With the help of Zoom and translators, we proposed memorable visitation experiences with the young people that could include tangible yet environmentally sustainable keepsakes to take with them or trade with other pilgrims. Representing the many cultures of our congregation, our Honduran sisters made sombrero keychains, and our Cameroonian sisters created beaded bracelets. Our Japanese sisters made 5,000 origami peace cranes, and our American sisters enlisted the help of high school students to make wooden finger rosaries.
My Canadian engineering university students used laser cutters to burn wooden keychains with the Congregation of Notre Dame de Montreal logo. Avoiding plastic or single-use trinkets to respect our common home, we couldn't help but bring temporary tattoos as well, which created opportunities to connect beyond language barriers as we applied the cross of the CND logo to forearms enthusiastically thrust towards us.
To ensure this was a congregational project extending beyond the sisters who traveled to Lisbon, we shared videos of the preparation with all CND sisters, held a multilingual "dispatch" prayer over Zoom to bless the many pilgrims, and once in Portugal, we sent daily reports and photos.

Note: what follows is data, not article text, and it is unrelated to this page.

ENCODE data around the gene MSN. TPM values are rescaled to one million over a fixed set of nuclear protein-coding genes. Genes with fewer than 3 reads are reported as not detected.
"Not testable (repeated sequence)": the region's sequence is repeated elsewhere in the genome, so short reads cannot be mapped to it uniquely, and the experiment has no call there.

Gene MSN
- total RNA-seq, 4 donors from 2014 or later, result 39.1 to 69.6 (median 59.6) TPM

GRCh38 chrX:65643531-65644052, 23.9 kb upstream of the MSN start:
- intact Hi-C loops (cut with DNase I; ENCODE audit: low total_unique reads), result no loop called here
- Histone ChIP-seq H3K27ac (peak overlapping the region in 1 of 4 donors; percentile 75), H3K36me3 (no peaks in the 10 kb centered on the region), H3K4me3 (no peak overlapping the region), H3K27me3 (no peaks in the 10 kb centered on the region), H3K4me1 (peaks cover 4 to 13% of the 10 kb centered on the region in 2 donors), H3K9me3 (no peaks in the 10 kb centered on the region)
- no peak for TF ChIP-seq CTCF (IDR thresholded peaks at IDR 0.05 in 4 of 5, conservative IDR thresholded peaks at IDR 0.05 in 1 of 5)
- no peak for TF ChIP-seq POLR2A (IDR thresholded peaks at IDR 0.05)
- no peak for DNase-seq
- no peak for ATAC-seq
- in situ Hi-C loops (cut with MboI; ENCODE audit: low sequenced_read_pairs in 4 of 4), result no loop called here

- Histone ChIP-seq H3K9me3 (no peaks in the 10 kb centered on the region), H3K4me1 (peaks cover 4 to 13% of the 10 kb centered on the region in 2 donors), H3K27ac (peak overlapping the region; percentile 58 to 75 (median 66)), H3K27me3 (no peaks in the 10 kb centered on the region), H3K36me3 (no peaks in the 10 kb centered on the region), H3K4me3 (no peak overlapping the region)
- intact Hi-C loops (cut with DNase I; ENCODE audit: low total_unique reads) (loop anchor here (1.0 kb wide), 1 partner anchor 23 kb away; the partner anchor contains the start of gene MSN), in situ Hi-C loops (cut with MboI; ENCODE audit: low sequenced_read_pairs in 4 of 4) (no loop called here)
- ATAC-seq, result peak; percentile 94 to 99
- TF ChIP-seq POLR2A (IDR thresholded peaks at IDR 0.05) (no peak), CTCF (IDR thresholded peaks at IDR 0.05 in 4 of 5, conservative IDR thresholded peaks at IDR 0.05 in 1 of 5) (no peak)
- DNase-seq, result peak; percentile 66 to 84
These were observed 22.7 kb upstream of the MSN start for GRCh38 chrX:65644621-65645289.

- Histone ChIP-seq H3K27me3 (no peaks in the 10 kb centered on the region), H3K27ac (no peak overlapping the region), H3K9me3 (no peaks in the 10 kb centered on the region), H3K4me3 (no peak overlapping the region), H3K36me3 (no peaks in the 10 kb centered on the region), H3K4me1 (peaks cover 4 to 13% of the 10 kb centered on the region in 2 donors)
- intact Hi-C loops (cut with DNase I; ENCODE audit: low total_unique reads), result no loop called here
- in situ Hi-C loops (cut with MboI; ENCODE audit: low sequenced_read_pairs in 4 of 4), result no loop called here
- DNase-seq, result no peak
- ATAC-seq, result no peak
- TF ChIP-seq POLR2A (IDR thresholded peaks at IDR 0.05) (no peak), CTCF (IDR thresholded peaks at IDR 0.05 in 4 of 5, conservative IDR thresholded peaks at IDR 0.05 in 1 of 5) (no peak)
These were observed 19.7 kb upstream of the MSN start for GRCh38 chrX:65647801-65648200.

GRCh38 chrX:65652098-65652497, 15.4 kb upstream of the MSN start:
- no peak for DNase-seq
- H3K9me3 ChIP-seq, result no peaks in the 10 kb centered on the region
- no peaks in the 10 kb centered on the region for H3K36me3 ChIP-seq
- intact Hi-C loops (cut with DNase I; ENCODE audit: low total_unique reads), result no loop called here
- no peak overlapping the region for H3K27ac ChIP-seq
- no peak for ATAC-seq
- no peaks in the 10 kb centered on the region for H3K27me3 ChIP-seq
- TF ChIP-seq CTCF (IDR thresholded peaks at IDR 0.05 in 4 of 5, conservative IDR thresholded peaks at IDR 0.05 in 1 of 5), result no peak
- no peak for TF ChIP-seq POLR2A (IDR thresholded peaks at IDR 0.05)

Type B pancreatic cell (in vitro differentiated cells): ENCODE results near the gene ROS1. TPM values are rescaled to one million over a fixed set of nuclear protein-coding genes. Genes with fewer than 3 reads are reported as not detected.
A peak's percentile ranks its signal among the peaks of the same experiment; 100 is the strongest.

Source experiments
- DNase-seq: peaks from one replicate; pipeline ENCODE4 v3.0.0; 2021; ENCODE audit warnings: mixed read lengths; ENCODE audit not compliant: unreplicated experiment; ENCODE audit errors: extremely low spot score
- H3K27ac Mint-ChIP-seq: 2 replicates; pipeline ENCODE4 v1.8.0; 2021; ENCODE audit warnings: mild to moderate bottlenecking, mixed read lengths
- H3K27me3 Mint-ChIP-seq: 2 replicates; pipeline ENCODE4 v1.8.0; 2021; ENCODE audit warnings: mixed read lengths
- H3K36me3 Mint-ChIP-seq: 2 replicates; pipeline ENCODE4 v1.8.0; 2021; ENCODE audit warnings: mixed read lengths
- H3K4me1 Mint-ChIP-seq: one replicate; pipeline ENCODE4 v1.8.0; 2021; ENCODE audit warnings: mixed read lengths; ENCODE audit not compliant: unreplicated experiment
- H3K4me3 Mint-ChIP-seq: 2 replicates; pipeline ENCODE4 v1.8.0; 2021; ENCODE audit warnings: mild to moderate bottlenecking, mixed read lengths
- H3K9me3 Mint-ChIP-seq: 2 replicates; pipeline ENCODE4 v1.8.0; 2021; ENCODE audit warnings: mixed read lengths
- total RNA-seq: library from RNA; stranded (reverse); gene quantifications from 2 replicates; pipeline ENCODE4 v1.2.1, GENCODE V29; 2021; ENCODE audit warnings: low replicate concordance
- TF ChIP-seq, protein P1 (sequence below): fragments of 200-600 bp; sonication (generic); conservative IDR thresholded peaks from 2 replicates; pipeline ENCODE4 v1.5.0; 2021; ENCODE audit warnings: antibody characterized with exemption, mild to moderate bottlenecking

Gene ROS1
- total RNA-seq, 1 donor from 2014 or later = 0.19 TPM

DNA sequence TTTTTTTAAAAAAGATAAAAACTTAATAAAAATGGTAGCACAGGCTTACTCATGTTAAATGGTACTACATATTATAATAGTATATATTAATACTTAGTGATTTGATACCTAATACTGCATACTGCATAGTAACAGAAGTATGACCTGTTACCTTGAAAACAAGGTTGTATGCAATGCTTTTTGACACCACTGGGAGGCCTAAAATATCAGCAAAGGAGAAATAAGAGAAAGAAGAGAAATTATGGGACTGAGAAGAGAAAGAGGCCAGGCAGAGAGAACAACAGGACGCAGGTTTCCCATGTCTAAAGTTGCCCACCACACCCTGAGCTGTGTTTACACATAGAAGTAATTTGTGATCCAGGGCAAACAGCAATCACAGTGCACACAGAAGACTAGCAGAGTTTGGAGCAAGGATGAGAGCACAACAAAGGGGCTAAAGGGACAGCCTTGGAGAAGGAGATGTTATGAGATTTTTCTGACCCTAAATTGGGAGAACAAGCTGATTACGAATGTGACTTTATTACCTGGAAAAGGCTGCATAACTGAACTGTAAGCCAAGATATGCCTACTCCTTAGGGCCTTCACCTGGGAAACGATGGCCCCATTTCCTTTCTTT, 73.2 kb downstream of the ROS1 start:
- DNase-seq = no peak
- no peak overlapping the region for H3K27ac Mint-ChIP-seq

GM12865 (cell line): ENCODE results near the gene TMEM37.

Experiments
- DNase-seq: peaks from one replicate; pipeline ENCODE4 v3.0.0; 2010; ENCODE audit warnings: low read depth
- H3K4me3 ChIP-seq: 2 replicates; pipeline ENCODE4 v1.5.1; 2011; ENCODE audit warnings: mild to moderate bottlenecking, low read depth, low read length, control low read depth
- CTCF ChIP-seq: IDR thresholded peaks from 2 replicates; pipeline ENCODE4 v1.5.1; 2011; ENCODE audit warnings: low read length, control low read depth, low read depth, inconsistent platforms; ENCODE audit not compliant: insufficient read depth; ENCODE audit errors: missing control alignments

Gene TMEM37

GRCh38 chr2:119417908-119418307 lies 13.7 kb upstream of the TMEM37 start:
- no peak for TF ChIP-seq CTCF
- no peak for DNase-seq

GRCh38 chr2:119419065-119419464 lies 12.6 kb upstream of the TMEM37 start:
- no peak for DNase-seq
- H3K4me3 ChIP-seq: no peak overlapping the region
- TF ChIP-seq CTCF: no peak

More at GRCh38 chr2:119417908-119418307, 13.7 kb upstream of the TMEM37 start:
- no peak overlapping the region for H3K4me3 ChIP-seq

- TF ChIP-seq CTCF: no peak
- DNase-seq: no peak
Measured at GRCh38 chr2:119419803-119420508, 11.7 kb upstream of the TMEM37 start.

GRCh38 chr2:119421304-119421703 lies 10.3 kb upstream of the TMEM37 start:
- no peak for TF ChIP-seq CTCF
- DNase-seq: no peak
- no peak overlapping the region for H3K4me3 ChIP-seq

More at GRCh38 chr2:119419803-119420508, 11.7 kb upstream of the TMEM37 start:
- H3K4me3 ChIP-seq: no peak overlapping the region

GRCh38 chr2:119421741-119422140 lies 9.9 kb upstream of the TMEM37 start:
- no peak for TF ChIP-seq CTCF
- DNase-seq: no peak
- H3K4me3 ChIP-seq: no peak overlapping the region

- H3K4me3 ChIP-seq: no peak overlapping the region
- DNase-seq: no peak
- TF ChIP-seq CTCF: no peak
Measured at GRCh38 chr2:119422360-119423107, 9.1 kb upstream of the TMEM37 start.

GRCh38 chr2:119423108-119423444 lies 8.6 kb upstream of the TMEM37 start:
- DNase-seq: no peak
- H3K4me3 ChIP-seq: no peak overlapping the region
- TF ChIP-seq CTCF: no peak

During the three days of the vocation fair, we interacted with at least 100 pilgrims per hour for eight to twelve hours a day. Stunned by the massive crowds, we seven Congregation of Notre Dame de Montreal sisters journeyed together through the trains, metro, buses, and cobblestone streets of Portugal.
While at the vocation fair, close to hundreds of reconciliation booths, we connected with our friends in fellow religious communities and lay organizations. I even met sisters whom I had only known online, connected through Giving Voice, an organization of female religious who are younger than 50 years old. Having communicated in advance through WhatsApp, we intentionally searched for each other. The "City of Joy" was an apt name for the many visitations occurring there!